Complex Restrictions

Despite the complex pricing restrictions that Walmart and Amazon face in India, they have been able to showcase discounts offered via manufacturers and brands. In some cases, they are able to restructure their relationships with sellers so they can legally offer price cuts, and have allied with banks and credit card companies, which are allowed to offer deals that give shoppers price benefits on websites.

Yet, in the long term, pricing rules favoring local companies would allow Ambani’s JioMart and other websites to be more nimble in tweaking costs since they are bound by fewer restrictions.

JioMart and Reliance Retail account for around $12 billion of India’s retail market combining brick and mortar and digital sales, according to Ankur Bisen, senior vice president and head of Technopak’s retail consulting division. Meanwhile, Amazon and Flipkart, leveraging their pure online plays, can claim about $14 billion each, he said.

Amazon opened a 15-storey campus at the end of August last year in Hyderabad's technology and financial district

Amazon opened a 15-storey campus at the end of August last year in Hyderabad’s technology and financial district

Although Amazon and Walmart are far ahead in online retail, a winner will need to straddle both domains, physical and virtual, to cater to India’s diverse and heavily rural geography. Yet the restrictions on foreign companies owning grocery stores, puts them on a backfoot. That’s in keeping with Prime Minister Narendra Modi’s goal of nurturing home-grown champions. Across the border, China’s protection of domestic companies has created technology behemoths like Alibaba Group Holding Ltd. and Tencent Holdings Ltd.

Ambani has built his businesses with a decades-long understanding of India’s bargain-hungry consumers. Over the years, he’s also aligned Reliance’s own ambitions with government goals across different administrations. In 2016, when he launched Reliance Jio, the telecom business, he promoted it as part of Modi’s Digital India initiative.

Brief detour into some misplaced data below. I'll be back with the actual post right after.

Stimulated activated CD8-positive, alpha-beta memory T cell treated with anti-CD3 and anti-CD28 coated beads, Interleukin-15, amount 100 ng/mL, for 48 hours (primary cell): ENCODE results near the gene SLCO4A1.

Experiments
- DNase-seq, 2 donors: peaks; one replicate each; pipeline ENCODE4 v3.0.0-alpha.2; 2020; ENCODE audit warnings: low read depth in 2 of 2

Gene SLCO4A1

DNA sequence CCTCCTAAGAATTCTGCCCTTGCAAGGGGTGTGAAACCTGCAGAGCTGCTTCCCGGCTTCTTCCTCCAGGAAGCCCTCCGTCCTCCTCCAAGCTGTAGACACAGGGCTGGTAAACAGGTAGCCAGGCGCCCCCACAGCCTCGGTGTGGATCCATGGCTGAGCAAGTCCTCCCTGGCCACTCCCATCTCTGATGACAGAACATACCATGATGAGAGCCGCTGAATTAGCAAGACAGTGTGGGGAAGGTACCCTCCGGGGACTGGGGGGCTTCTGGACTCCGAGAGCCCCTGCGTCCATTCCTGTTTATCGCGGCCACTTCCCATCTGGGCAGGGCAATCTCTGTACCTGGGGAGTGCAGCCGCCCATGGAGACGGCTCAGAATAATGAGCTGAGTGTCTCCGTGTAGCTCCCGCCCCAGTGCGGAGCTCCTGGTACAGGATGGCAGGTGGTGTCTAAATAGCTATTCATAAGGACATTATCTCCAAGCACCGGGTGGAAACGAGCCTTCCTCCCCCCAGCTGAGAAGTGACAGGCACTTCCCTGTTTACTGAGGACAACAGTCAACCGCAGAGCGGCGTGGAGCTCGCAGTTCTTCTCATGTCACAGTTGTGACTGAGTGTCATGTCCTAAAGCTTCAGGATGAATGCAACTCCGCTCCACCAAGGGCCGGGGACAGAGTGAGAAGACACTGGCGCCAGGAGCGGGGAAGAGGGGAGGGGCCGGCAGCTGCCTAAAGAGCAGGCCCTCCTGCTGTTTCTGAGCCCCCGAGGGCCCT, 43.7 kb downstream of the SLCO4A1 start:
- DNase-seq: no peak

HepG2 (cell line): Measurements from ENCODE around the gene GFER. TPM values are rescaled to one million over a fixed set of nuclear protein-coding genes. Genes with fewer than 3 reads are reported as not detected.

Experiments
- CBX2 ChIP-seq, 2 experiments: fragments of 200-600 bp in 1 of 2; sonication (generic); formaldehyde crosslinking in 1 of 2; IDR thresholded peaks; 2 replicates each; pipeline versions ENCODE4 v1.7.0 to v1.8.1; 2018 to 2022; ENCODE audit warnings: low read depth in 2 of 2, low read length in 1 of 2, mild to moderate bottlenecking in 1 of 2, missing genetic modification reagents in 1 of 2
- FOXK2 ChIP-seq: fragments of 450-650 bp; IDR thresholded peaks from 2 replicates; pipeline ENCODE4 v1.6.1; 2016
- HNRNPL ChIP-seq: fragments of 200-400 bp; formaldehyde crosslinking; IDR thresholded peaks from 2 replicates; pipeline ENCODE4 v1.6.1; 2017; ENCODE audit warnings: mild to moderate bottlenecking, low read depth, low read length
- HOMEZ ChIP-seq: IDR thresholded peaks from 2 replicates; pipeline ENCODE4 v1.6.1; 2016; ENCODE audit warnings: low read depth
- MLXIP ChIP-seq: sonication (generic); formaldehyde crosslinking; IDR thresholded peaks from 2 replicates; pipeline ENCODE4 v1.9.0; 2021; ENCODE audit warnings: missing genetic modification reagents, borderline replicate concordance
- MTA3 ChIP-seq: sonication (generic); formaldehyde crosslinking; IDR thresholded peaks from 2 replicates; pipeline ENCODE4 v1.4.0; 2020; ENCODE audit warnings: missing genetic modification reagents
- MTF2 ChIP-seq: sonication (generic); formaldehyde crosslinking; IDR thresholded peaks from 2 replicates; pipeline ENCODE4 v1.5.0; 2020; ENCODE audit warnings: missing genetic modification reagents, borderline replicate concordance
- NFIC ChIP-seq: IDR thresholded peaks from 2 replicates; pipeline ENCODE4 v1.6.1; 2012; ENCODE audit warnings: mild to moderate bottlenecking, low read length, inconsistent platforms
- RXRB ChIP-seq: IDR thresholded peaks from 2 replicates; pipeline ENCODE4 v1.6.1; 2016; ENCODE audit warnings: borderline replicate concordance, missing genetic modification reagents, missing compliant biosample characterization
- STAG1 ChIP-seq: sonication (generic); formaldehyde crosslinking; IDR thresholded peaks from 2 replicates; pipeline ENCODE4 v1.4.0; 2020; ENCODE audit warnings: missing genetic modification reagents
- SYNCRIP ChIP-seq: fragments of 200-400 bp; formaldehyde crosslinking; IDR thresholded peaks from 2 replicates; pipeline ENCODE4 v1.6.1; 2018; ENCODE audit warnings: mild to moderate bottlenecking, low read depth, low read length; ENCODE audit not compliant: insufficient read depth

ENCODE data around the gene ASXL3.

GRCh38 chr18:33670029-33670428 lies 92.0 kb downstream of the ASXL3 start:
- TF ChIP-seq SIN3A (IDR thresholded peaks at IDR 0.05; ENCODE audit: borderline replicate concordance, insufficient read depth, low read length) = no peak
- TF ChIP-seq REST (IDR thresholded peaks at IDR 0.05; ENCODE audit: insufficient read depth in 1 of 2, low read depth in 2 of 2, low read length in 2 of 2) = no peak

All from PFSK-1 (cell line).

India’s Alibaba

“Narendra Modi has clearly decided that he wants to produce an Indian equivalent of Alibaba or Tencent, and he knows Reliance is the only plausible candidate,” said James Crabtree, an associate professor of practice at the Lee Kuan Yew School of Public Policy at the National University of Singapore, author of The Billionaire Raj, which chronicles India’s economic opening and has Ambani’s much-storied Mumbai home on its cover.

Narendra Modi greets Mukesh Ambani during the Vibrant Gujarat Global Summit in January 2017

Narendra Modi greets Mukesh Ambani during the Vibrant Gujarat Global Summit in January 2017 To cement his position as the nation’s No. 1 retailer, Ambani bought the retail, wholesale, logistics and warehousing units of Future Group for $3.4 billion in August. Amazon, which owns a tiny stake in one of the unlisted firms under the Future Group, has sought to block the sale in an arbitration court. Reliance, meanwhile, said it intends to complete the transaction without any delay.

“It’s a head-on competition in online retail,” said Devangshu Dutta, CEO of retail consultancy Third Eyesight. “An extremely well capitalised, very aggressive player is the new challenger.”

Source: business-standard